Pre-engagement is a step not explicitly found in other iterations of the planned change process, which typically begin with engagement. We added pre-engagement as a key initial step to highlight the importance of engaging in reflective and reflexive practice regarding one’s positionality (with special attention to intersectionalities), assessment of cultural competence, practice of cultural humility, and preparedness to engage in anti-oppressive practice.
The tenets of anti-oppressive practice call for social workers to engage in reflectivity and reflexivity about who we are as social workers, and what and how we do things (Baines, 2017). Central to that process is a consideration of practitioners’ social identities and how they may lead to privileged or oppressed positions. Considering this ‘positionality’ is vital for social workers to engage in prior to meeting clients who may have different positionalities. Reflectivity is about unearthing the actual truth embedded in what professionals do, versus just what they say they do (Schön, 1983, 1987). Reflexivity, by contrast, is the ability to look inwards and outwards to recognize how society and culture impacts practice as well as how we ourselves influence practice. The reflective and reflexive social work practitioner, social workers will want to ask “How do I create and influence the knowledge about my practice that I use to make decisions?” In embracing reflectivity and reflexivity, social workers move beyond ‘just knowing’ how well practice is going, which is a form of implicit evaluation that is subjective by nature.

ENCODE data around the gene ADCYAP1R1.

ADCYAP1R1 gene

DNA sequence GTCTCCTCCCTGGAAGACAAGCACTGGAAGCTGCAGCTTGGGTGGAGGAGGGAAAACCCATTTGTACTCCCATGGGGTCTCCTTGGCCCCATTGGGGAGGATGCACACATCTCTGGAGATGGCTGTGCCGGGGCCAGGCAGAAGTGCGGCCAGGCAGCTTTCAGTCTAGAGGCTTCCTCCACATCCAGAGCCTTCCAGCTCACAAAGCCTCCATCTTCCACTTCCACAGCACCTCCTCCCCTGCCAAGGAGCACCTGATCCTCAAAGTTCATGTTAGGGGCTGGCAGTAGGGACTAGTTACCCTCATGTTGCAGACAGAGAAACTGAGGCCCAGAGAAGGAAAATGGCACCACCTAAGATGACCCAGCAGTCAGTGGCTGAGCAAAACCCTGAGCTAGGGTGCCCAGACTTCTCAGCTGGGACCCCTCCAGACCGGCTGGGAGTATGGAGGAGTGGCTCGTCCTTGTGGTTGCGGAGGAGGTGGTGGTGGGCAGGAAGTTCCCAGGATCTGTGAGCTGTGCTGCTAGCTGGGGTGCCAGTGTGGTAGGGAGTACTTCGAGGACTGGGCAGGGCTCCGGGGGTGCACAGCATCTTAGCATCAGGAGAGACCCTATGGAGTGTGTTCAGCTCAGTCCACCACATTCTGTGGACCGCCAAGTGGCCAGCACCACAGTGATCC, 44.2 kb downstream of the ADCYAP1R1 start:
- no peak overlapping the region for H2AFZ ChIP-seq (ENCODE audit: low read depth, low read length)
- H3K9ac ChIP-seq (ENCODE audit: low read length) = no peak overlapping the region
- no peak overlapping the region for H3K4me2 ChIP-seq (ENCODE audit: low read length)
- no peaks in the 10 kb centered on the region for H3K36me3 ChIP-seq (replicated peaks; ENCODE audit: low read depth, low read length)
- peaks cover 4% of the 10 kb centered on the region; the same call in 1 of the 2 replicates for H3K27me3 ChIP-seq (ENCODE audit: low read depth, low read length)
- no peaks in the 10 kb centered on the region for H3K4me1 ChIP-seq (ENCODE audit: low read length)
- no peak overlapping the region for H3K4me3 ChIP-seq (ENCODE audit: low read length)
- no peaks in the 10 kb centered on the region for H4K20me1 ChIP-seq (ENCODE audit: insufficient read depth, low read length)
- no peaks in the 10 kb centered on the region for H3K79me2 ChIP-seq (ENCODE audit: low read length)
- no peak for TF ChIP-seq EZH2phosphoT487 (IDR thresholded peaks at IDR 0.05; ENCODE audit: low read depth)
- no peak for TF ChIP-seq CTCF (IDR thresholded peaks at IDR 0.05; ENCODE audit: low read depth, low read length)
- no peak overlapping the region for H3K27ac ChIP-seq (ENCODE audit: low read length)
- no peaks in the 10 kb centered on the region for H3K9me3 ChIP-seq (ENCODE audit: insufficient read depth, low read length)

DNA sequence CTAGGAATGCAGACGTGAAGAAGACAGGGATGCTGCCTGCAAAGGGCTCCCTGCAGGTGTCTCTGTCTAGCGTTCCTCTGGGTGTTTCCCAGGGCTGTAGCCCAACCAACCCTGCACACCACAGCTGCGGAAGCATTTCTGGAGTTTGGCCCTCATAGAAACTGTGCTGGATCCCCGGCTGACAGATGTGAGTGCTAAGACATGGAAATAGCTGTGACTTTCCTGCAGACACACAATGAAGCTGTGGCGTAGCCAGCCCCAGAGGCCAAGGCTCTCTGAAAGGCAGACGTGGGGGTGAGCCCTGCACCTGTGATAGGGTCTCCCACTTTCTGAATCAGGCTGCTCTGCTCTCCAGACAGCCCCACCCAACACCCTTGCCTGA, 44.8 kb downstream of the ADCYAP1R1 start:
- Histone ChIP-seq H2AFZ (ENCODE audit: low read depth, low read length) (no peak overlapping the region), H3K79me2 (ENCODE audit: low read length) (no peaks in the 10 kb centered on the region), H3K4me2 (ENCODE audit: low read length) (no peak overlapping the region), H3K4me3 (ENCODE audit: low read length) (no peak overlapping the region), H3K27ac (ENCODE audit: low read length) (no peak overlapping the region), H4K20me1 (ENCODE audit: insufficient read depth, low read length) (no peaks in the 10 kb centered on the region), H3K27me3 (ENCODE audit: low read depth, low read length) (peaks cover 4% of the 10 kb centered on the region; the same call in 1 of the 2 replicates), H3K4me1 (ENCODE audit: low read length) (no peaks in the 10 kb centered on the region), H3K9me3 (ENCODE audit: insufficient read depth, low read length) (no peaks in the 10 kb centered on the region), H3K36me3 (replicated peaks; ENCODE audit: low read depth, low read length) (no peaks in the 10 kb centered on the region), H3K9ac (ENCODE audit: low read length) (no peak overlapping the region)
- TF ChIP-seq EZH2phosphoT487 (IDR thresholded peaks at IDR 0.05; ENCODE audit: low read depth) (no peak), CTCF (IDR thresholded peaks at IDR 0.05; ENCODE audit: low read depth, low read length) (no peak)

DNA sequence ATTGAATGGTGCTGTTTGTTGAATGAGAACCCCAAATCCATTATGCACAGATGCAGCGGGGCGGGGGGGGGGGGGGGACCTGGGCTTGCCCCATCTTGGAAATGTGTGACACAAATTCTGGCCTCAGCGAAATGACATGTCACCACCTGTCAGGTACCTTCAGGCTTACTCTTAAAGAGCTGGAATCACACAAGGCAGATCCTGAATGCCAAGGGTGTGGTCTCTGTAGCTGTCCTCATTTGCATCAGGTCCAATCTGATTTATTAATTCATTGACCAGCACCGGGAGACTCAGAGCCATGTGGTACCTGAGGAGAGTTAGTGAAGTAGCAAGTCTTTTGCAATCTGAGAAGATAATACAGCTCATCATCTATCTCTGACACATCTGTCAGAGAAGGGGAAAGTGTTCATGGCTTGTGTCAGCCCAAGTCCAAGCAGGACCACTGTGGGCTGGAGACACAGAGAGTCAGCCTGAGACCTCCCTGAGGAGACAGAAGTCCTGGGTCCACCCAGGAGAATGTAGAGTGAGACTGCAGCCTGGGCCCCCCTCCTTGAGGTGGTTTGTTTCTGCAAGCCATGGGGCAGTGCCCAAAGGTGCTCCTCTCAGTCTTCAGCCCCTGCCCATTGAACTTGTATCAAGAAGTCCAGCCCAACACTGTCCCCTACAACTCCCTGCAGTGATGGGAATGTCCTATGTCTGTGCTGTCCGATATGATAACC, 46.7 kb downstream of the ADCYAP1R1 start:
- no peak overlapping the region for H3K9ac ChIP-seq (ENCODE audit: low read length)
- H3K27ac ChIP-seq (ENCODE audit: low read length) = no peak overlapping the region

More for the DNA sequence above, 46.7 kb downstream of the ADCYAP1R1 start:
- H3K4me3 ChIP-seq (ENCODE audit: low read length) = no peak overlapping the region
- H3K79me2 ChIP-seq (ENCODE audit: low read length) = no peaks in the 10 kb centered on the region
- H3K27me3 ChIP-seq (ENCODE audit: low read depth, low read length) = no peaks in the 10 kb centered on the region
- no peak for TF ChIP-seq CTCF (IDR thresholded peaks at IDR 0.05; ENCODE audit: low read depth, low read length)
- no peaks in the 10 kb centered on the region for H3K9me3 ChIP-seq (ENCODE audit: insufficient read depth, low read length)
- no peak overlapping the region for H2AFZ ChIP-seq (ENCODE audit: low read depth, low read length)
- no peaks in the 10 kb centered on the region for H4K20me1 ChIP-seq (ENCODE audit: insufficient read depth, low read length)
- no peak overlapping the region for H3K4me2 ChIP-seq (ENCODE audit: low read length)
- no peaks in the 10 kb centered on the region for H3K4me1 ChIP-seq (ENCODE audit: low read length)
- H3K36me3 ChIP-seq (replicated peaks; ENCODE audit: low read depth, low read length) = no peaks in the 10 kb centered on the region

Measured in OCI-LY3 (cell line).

Reflexivity and reflectivity tie especially well to the concept of critical cultural competence described above. Critical cultural competence posits that awareness, knowledge, and skills are not enough for doing empowerment-oriented, anti-oppressive practice (Danso, 2015). Social work practice without the use of a critical cultural competence lens may affect ineffective or low-quality services (Casado et al., 2012) and may deepen marginalization in traditionally oppressed communities, such as the disability community (Danso, 2015). The four key components of critical cultural competence are especially useful and necessary at the pre-engagement step of the planned change process, critical awareness and critical knowledge (Almutairi et al., 2015).
When thinking about critical awareness, acknowledging sociocultural differences, especially as they relate to our clients’ disability identity, is vital. Recognizing disability identities links back to our need to take an intersectional approach in understanding ourselves in relation to our clients – which is in turn part of anti-oppressive practice. Assessing our individual attitudes and values are important, along with recognizing or watching out for the potential challenges associated with cross-cultural interactions as there are a range of disability cultures present in the United States. Being able to have awareness of disability-related cultural differences is vital to the self-awareness required for social work practice with disabled people (Almutairi et al., 2015).